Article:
Despite child marriage being illegal in Pakistan, more than 1,000 girls are kidnapped, married to much older men and forced to become Muslims every year. Following International Day of the Girl Child, Tehmina Arora says Christians should be leading the way in crying out for the protection of religious minority girls
Every girl wants to enjoy the adventure of adolescence free from fear or risk of harm. And yet so many are deprived of this fundamental right. Each year in Pakistan alone, 1,000 young girls - typically between 12 and 15 years of age - are abducted from religious minority communities and forcibly married.
Hidden in plain sight, this human rights atrocity confronts thousands more in countries across South Asia. Young girls across the region are abducted from their homes and villages to be forcibly wed and thereby “converted” from their faith. Although an issue that affects all communities, Christians or other minority religions are particularly vulnerable, targeted to be forcibly converted to Islam.
Pakistan has ratified international legal conventions expressly prohibiting child marriage. Yet it still continues
Their backgrounds are immensely varied, but their storylines share a common thread. A girl is abducted, and then married to her abductor or to a third party as part of a conversion process. The victim’s family files a report at the local police station and, all too often, is met with hostility from the authorities or refusal to register the case at all.
Even if the case is registered, this far from guarantees justice. Police will generally still refuse to rescue the girl. Implicit here is the thinking that she is better off a Muslim. This tragic chain of events plays out time and again, despite clear legal provisions prohibiting child marriage. Courts too are reluctant to prosecute, in large part due to fears of the mob violence that conversion cases engender.
In 2019, the horror of forced marriage and conversion came to pass for Sadaf, a young Christian Pakistani girl. Kidnapped on her way home from school, Sadaf endured two years of captivity in a forced marriage. Her harrowing abduction shows how police and courts abetted the abductor’s crimes under the guise of religious conversion and marriage.
Sadaf’s parents worked relentlessly to secure her freedom, weeping when she recorded a statement stating that she wished to remain with her abuser. The fear in her eyes made it clear that she was afraid for her life. She was forced to deny a medical examination to determine her age, and subsequently handed back to her “husband,” with all abduction charges quashed.
Throughout the onerous legal proceedings surrounding her case, the court failed to recognise Sadaf’s real age, accepting her statement, made under clear duress, that she was 18 years old. The court even ignored her official birth certificate, as well as the blatant forgery on her certificate of conversion to Islam. Despite all evidence pointing to the contrary, the system adhered to the narrative that Sadaf was an 18-year-old “adult” who became a Muslim of her own will.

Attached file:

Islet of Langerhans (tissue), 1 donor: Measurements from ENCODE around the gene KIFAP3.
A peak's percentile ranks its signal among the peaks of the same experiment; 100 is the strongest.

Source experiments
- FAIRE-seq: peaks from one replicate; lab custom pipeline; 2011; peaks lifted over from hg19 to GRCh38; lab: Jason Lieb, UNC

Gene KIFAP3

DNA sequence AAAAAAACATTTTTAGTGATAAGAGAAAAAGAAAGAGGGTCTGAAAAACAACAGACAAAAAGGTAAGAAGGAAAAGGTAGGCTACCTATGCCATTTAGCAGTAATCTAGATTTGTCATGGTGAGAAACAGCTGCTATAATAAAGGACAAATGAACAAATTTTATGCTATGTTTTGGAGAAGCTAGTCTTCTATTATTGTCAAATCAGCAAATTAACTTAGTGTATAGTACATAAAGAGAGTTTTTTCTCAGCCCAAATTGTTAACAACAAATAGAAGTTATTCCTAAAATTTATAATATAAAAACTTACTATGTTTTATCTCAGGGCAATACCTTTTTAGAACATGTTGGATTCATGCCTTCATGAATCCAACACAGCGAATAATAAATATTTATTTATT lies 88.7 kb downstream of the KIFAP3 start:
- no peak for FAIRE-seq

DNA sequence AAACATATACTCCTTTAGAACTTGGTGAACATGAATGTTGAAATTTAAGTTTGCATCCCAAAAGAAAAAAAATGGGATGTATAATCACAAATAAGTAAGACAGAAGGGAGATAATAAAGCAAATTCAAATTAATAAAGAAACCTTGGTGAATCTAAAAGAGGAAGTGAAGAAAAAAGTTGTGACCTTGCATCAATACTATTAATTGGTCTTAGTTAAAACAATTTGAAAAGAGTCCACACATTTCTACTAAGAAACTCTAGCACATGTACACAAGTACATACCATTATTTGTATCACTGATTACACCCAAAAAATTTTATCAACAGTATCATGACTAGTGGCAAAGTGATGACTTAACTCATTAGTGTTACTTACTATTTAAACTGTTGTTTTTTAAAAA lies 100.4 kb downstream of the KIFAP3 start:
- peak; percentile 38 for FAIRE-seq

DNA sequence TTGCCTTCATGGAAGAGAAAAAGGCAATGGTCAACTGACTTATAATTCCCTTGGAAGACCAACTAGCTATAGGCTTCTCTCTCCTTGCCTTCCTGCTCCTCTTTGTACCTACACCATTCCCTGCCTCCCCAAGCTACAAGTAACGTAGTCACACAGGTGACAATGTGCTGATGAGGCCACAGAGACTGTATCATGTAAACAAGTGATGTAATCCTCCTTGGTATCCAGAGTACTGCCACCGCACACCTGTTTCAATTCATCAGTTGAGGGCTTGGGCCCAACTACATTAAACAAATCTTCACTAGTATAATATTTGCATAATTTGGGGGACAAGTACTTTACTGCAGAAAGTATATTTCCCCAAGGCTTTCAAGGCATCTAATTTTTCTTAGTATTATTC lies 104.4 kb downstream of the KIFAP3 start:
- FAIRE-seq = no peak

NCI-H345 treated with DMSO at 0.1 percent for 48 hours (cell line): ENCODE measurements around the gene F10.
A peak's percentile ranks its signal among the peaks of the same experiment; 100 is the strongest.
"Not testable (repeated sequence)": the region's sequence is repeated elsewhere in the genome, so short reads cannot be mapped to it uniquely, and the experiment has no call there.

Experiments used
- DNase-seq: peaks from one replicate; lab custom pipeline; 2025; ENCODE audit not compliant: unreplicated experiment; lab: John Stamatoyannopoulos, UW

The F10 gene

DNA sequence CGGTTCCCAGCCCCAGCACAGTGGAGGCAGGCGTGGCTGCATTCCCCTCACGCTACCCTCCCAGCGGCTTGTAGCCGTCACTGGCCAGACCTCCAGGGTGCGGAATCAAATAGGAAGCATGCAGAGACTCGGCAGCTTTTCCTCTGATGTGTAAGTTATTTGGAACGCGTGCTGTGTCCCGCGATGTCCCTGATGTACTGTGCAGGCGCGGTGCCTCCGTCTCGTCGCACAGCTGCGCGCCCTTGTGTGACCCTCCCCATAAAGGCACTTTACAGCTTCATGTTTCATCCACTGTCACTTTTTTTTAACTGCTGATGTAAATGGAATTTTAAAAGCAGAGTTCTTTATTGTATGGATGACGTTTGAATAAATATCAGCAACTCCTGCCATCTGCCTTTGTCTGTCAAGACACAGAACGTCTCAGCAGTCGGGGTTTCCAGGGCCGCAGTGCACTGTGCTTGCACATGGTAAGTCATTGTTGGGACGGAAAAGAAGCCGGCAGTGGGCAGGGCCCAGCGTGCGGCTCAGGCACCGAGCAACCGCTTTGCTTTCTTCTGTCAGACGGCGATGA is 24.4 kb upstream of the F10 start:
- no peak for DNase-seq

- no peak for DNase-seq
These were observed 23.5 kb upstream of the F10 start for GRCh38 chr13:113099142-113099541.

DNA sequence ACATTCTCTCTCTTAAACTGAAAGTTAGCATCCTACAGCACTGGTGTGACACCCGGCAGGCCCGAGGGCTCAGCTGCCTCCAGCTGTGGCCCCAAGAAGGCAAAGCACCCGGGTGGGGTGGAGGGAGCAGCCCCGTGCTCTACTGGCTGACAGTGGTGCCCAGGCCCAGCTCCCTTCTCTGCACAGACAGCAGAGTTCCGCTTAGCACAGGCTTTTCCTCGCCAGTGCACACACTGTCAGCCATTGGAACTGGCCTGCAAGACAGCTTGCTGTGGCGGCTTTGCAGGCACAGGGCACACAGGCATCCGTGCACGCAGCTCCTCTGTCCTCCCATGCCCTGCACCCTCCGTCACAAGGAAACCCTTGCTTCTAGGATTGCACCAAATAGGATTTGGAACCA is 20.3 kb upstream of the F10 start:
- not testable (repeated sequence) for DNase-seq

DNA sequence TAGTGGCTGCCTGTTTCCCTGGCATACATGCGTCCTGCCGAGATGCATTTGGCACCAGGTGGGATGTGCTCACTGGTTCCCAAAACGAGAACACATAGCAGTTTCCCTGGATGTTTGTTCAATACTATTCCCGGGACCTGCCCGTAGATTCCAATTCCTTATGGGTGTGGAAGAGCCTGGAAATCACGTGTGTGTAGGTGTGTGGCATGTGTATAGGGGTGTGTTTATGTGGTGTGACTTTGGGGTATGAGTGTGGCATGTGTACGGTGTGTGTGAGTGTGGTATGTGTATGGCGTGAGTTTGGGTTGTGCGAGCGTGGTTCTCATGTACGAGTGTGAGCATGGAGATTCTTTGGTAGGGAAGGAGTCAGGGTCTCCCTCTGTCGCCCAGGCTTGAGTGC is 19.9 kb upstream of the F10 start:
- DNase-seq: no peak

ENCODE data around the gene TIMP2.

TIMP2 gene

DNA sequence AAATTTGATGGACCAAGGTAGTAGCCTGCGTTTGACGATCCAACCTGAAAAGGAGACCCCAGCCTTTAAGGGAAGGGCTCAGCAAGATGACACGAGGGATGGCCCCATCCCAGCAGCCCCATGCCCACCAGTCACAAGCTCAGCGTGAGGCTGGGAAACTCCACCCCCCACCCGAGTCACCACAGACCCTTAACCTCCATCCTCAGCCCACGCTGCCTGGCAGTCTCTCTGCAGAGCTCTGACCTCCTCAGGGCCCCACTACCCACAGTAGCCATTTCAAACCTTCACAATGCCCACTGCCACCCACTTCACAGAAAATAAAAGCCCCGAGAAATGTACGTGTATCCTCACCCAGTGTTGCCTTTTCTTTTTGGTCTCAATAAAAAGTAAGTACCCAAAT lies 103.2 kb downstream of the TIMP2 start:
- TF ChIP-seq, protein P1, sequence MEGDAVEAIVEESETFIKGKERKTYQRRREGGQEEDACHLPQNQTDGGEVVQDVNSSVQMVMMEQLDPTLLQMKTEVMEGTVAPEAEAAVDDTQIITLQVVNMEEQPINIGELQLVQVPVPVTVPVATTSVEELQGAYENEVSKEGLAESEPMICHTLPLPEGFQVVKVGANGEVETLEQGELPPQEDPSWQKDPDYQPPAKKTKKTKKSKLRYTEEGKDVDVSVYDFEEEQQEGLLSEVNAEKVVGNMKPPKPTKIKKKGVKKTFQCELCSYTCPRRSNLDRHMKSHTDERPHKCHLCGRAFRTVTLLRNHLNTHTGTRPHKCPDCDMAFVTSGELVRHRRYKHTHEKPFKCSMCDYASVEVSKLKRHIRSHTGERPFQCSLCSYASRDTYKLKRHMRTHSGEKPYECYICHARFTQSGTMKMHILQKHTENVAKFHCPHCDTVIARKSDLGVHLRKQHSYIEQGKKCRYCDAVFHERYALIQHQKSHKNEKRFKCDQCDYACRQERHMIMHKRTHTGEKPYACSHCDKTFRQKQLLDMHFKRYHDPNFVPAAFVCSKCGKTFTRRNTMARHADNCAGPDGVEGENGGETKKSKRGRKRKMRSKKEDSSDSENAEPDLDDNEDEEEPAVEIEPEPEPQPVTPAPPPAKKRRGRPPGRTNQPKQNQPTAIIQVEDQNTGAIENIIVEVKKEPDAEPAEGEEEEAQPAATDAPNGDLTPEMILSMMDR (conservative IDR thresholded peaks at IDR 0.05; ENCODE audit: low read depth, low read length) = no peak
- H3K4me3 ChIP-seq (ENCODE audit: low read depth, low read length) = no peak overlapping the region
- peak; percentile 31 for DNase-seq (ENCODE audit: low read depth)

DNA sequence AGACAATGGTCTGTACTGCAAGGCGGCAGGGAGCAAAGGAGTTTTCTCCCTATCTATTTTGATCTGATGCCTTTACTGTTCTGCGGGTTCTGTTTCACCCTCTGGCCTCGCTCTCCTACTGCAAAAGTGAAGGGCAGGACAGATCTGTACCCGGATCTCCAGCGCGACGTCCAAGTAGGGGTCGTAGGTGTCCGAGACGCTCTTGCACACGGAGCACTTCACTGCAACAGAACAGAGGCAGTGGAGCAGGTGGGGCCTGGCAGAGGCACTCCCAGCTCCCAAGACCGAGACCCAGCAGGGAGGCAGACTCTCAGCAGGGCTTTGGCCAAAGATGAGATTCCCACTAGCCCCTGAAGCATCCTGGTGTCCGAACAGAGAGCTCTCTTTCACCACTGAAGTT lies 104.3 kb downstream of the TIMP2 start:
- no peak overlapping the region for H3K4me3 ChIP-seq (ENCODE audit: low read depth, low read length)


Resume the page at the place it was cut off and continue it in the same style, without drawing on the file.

One can hardly imagine the terror that this child and her parents faced. After she eventually escaped and returned home, Sadaf revealed that she was subjected to mental and physical torture: “He would curse and beat me for no reason. I was given food only once a day and was not allowed to go out of the house. He also forcibly aborted my baby when I got pregnant as a result of rape”.
Forced to flee
But the family’s plight did not end when their child returned. In addition to the ongoing legal battle to recognise the annulment of the “marriage”, they have been forced to flee their house. After they came home to find their belongings cast out into the road, the police still refused to take any action against influential Muslims harassing them.
The forced marriage of children, coupled with forced conversion, places girls at high risk of violence and abuse, and violates their fundamental human rights to education, health, and freedom of religion. In addition to clear national law, Pakistan has signed and ratified international legal conventions expressly prohibiting child marriage. Yet it still continues.
Christians or other minority religions are particularly vulnerable, targeted for conversion to Islam
This week, we mark the International Day of the Girl Child. It is imperative that the Christian community calls attention to the horrors of forced marriage and conversion. We must cry out without reserve that girls need the protection of the law and the care of their families.
Sadaf should not have had her childhood forever marred by these crimes. Her friends – and girls everywhere - should be able to walk to school without fearing the same fate might befall them, simply because of their Christian faith. If this week is meant to celebrate girls, it’s imperative that governments take all possible steps to put an end to this tragedy. All girls deserve an equal shot at a future, no matter their beliefs.
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